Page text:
Freebee, if it is not too personal, what type of site did you try it on?


 8:57 am on Oct 28, 2000 (gmt 0)

I have one of these on my site as well, and like many in this thread I find usage minimal.

I think there are very few sites on the internet that 'amaze' people so much that they want to push it off on their friends. Most people get too much unsolicited e-mail as is. Nevertheless, for the time being I am keeping the "Tell A Friend" link up there.

The reason is that it seems to be 'trendy' at the moment. So, by having it up there I'm trying to demonstrate that my site is up to date.

I do, however, plan to move it soon. I'll be burying it beside my trailing cursor text, page transitions, and the scrolling text that use to run across the bottom of my visitors browsers.

We just aren't there quite yet. :)


 11:10 am on Oct 28, 2000 (gmt 0)

Have done some log analysis and adjusted for "human visits" - (take the usual precaution when looking at somebody else's stats) - looks something like this:

1 in 16 (around 6%) visitors go to the actual Tell a Friend input.
1 in 13 who go to the input (around 8%) will actually fill it out and submit.

There are probably a host of reasons and variables to make this work or why it fails (too many steps, privacy, content etc.)

We're going to keep it running - but are looking at other "viral" methods.

(Brett - we're a travel site which includes loads of news updates etc. - URL sent separately.)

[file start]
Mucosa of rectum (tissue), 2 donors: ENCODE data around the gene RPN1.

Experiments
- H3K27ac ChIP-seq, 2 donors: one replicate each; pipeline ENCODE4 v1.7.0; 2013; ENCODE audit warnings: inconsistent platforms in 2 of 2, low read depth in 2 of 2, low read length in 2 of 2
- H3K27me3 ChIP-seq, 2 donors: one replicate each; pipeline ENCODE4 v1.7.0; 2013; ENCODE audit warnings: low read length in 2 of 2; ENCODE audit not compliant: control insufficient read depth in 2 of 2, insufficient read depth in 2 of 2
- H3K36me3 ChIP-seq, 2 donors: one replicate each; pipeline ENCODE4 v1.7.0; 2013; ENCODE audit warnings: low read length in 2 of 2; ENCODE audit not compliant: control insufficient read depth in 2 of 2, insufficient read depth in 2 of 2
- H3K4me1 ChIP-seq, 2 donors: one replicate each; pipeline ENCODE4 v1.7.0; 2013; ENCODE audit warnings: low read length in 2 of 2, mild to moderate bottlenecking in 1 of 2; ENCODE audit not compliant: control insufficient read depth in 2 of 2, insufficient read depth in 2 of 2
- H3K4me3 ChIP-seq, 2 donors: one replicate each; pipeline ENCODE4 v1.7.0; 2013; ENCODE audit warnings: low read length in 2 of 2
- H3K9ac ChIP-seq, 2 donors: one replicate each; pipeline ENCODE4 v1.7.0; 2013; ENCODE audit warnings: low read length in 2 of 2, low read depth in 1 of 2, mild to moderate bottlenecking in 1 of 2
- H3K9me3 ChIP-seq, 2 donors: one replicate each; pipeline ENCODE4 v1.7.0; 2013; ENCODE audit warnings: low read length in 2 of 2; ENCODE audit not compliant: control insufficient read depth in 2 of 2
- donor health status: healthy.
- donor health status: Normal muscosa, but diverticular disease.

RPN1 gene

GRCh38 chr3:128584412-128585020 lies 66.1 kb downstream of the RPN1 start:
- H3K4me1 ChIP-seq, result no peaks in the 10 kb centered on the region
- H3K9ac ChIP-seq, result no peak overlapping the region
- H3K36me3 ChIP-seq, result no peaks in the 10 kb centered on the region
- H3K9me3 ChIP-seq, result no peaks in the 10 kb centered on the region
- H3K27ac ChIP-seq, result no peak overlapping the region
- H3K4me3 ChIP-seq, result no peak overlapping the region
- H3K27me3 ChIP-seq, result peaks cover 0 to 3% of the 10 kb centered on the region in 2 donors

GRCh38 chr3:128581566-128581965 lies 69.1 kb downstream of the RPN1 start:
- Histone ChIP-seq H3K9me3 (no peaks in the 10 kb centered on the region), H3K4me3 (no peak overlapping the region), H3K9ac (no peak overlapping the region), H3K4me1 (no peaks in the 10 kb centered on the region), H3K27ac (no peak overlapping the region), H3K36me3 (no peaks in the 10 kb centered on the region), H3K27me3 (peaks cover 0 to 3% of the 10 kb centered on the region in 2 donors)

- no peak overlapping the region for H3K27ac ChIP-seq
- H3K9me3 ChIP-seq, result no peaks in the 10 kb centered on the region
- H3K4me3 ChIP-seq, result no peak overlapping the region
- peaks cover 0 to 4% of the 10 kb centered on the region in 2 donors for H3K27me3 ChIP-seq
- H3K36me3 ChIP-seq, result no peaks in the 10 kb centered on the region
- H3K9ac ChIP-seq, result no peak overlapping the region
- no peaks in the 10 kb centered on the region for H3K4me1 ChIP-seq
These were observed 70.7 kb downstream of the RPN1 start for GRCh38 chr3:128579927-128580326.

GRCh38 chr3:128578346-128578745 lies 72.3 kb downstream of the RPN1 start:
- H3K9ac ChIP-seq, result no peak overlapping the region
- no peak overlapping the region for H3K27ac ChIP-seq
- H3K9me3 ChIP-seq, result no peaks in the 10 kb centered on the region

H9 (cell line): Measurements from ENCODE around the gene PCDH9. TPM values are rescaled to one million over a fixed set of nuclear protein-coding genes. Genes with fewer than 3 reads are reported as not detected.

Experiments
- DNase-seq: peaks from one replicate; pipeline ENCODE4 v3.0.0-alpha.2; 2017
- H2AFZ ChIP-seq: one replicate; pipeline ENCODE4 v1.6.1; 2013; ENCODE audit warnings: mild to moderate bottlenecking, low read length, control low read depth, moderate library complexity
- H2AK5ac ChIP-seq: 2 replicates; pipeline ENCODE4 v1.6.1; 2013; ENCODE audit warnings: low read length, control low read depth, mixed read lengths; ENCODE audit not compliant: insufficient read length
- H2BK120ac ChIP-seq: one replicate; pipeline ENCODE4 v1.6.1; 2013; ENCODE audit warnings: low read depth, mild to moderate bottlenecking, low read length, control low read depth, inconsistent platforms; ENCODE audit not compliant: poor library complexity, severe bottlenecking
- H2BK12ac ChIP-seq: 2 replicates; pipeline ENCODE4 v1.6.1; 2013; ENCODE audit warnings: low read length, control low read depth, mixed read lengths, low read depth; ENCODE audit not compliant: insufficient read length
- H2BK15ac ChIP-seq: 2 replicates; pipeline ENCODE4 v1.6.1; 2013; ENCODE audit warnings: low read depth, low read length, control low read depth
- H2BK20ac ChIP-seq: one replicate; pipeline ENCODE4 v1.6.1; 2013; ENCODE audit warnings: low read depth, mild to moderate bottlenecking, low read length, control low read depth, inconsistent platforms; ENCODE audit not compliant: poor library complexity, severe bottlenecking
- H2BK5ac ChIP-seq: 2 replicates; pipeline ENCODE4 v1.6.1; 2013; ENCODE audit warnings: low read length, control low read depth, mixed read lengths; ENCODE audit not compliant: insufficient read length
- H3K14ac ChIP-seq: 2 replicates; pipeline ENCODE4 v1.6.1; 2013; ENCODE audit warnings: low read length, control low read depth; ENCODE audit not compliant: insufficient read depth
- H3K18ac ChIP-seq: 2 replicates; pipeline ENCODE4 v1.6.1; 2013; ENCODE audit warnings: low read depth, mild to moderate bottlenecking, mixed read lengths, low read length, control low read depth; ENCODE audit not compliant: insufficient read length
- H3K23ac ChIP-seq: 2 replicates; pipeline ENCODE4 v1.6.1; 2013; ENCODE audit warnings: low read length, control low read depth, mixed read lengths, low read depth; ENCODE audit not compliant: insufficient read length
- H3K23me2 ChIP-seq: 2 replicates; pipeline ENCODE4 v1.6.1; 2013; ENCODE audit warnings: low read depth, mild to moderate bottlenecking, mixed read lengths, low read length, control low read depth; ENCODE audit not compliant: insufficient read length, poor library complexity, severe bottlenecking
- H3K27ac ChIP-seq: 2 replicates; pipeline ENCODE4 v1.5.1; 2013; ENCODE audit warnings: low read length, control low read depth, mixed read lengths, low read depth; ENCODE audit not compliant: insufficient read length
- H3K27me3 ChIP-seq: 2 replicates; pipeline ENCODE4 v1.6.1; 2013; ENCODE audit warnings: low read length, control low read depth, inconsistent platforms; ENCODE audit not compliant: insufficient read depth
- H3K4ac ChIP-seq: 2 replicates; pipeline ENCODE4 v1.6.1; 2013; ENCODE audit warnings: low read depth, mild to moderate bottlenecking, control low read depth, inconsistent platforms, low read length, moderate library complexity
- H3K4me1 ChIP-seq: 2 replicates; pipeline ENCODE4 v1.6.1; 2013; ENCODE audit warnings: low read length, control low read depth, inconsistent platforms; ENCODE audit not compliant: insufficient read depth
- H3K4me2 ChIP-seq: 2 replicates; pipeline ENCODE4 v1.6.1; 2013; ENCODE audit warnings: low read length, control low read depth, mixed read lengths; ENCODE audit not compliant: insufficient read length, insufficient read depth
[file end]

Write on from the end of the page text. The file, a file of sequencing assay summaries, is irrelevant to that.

9:21 am on Oct 30, 2000 (gmt 0)

An update: I've had it running for 3 days now. Out of approx 70k page views, only 71 people clicked on the link, and then only 12 followed it through.

Not exactly an unqualified success, but I'll do a few tweaks and see if I can improve it a bit.


 10:06 am on Oct 30, 2000 (gmt 0)

>>We're going to keep it running - but are looking at other "viral" methods.<<

I'm still scratching my head for others.

Like many of you, I've found that the "Tell a friend" script get's very limited direct play. However, one of my clients reports a significant uptick in direct email from people whose friends told them about the site without using our utility. They just went to their regular mail client instead. The addition of the message seems to have boosted person to person referrals, just not in the way we anticipated. The power of suggestion seems to be at work.

I'd love to add some kind of a bonus for people who get their friends to buy, but the potential for abuse keeps me from doing it. After all, I know how my own little circle has worked the CD club referral deals.


 3:38 pm on Oct 30, 2000 (gmt 0)

The only "viral" marketing method I believe to be effective is a cute/ fun attachment that people send to each other through email.

Think of the "Superfriends" attachment that everyone sent to everyone else..."Whazzzzzup".

If there was only a way to come up with something like that that referred to a web site...



 4:00 pm on Oct 30, 2000 (gmt 0)

>The only "viral" marketing method I believe to be effective is a cute/ fun attachment that people send to each other through email.

This may be a 'gender preference' issue, so I'll tread lightly here... YEOW! I hate those things.


 5:33 pm on Oct 30, 2000 (gmt 0)


The point was not like or dislike, but effectiveness.


And I wholeheartedly agree with you. I don't like all that stuff in my inbox either.


 5:41 pm on Oct 30, 2000 (gmt 0)

>like or dislike, but effectiveness.
Yeah, you knew I was razzin' you on that one... But I wonder about the effectiveness of anything that makes me want to retaliate with a DOS attack. I'd say be particularly careful of the market with this one, it really might be a 'gender' issue. In a related viral technique, I've never, ever gotten one of those d**n postcards from a man, for instance.


 5:50 pm on Oct 30, 2000 (gmt 0)


Come to think of it, I've never gotten a Christmas card from a man either...


This 41 message thread spans 2 pages: 41 ( [1] 2 > >